Poached, fried, boiled, or roasted, eggs were an important part of the Italian Renaissance diet. In the sixteenth century, Italian chefs Bartolomeo Scappi and Cristoforo da Messisbugo each published cookbooks that detailed recipes and techniques for preparing banquets, and eggs were often on the menu. One of Scappi’s reoccurring recipes was for uovo da bere, or “drinking eggs.” Boiled but barely cooked, the eggs had to be freshly laid (in other words, straight from the chicken!)

According to Scappi’s menus, uovo da bere appeared frequently at the beginning of the first hot course of a banquet. Their preparation was a delicate process, and required impeccable timing. These eggs, housed in their shell, would be served in a specially designed egg dish known as an ovarola.

This delicate ink drawing of a sumptuous combination ovarola and saliera (saltcellar) has been attributed to Ottavio Strada (1550-1612) after a design by Francesco Salviati (1510-1563). It showcases a design for a six-sided form with two holes for uovo da bere.  The design features a depiction of Greek myth Leda and the Swan, the two figures perched at the top.  The two empty egg cups cunningly reference the myth, suggesting the children that Leda bore after being raped by Zeus, who had disguised himself as a swan.  References to the sea allude to the piece’s dual function as a ovarola and a saltcellar.  Dolphin heads form the vessel’s feet.  The front panel features the figure of Venus, reclining on the surface of the sea, propped up against one dolphin and holding the reins of two others.  The plan sketch of the vessel below details seashell cups that protrude from either side, possibly to hold salt.  The fantastical designs for the fork and spoon, featuring a satyr and a female bust, most likely were not intended to relate directly to the design for the vessel, but showcase some of the other remarkable tableware that might have accompanied a festive meal.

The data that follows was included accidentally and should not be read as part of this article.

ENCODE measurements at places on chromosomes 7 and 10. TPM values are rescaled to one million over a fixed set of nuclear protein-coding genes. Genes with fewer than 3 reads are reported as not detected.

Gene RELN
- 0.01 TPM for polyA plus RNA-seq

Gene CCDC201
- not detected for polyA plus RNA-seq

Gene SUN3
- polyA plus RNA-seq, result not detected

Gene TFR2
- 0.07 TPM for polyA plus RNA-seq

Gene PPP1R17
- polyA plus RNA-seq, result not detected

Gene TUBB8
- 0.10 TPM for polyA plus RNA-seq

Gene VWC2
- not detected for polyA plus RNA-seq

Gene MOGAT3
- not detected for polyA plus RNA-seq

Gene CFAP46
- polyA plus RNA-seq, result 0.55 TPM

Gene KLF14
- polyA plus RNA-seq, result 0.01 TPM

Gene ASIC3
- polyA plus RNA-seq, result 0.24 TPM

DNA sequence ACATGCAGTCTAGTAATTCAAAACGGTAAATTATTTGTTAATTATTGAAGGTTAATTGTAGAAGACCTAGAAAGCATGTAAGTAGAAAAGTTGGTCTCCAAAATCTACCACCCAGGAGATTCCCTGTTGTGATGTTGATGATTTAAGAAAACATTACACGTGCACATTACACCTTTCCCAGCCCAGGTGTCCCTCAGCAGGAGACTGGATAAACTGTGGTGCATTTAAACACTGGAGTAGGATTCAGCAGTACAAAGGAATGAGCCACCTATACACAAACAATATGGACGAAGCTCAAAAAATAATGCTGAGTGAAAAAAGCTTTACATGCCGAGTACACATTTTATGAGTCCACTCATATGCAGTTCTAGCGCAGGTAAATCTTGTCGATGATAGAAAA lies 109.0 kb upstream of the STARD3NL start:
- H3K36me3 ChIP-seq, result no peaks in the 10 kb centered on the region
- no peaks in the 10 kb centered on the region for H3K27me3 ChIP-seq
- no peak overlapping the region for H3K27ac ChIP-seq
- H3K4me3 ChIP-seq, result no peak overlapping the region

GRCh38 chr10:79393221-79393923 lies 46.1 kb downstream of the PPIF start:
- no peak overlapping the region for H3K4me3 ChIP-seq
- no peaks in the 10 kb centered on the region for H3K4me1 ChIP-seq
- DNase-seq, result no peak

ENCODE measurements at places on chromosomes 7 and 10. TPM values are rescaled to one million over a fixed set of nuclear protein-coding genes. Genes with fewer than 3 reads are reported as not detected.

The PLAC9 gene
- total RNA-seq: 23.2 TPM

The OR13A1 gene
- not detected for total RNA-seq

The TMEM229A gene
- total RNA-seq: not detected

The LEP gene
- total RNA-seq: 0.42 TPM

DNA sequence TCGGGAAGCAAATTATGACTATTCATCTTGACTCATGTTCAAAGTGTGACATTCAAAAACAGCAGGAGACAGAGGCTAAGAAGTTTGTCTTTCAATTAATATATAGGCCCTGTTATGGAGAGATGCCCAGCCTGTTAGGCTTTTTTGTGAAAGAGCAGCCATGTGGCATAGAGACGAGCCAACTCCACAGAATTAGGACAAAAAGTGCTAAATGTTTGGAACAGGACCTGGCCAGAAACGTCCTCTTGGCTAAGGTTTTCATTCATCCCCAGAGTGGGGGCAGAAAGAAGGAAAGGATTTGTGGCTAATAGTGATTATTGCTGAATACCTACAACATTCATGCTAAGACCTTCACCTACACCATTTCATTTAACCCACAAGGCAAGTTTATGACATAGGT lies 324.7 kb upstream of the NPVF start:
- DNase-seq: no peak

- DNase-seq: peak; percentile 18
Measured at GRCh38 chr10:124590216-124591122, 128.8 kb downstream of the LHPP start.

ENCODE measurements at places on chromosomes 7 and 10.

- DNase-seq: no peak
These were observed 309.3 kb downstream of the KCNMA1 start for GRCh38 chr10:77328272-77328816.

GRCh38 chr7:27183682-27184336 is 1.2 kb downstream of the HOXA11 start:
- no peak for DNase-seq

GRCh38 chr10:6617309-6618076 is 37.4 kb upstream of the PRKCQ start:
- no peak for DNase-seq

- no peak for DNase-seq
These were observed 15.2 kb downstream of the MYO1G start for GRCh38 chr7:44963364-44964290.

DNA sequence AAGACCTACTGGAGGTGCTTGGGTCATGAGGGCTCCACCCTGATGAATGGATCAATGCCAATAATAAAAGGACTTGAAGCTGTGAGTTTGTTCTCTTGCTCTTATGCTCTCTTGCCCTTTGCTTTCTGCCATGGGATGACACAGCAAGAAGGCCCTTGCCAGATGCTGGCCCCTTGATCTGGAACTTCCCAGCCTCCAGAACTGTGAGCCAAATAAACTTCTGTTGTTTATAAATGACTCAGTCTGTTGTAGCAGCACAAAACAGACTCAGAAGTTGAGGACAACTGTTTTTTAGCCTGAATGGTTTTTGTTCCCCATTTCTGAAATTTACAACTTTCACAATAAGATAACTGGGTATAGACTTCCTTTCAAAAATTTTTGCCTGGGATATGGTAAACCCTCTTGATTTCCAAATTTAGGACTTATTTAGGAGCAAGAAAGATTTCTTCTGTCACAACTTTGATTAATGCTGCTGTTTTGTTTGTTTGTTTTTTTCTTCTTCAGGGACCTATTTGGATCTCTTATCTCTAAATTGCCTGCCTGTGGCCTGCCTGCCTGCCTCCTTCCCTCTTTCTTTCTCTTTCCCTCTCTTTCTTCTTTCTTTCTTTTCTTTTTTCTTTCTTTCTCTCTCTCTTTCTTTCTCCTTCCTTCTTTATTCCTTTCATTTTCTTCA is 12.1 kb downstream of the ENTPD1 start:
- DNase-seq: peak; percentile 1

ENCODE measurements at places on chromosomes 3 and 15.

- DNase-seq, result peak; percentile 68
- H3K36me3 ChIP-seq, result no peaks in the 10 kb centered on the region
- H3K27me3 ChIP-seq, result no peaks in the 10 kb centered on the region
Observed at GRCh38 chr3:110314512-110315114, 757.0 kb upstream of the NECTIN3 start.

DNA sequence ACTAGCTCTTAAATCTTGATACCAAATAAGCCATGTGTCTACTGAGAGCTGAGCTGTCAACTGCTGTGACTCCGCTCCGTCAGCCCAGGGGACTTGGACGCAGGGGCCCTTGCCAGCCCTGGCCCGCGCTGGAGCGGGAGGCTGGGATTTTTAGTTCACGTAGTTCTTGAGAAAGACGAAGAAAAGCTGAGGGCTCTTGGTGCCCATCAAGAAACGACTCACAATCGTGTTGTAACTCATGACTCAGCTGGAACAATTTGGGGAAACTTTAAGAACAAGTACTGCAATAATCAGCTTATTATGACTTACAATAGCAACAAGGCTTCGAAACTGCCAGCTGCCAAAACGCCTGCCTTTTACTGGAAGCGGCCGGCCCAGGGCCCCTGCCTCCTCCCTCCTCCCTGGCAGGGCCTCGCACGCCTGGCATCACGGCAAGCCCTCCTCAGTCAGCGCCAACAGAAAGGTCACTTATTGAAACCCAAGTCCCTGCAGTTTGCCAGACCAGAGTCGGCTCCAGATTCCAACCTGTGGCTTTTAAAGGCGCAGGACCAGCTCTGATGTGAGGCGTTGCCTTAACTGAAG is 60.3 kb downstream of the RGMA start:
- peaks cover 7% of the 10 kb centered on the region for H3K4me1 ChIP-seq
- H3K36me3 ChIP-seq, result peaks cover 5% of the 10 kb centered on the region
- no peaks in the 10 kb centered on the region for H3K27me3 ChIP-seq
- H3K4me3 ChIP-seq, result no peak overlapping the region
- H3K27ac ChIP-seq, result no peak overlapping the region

Caitlin Condell is the Curatorial Assistant for the Drawings, Prints & Graphic Design Department at Cooper Hewitt, Smithsonian Design Museum.

Leave a reply

Your email address will not be published. Required fields are marked *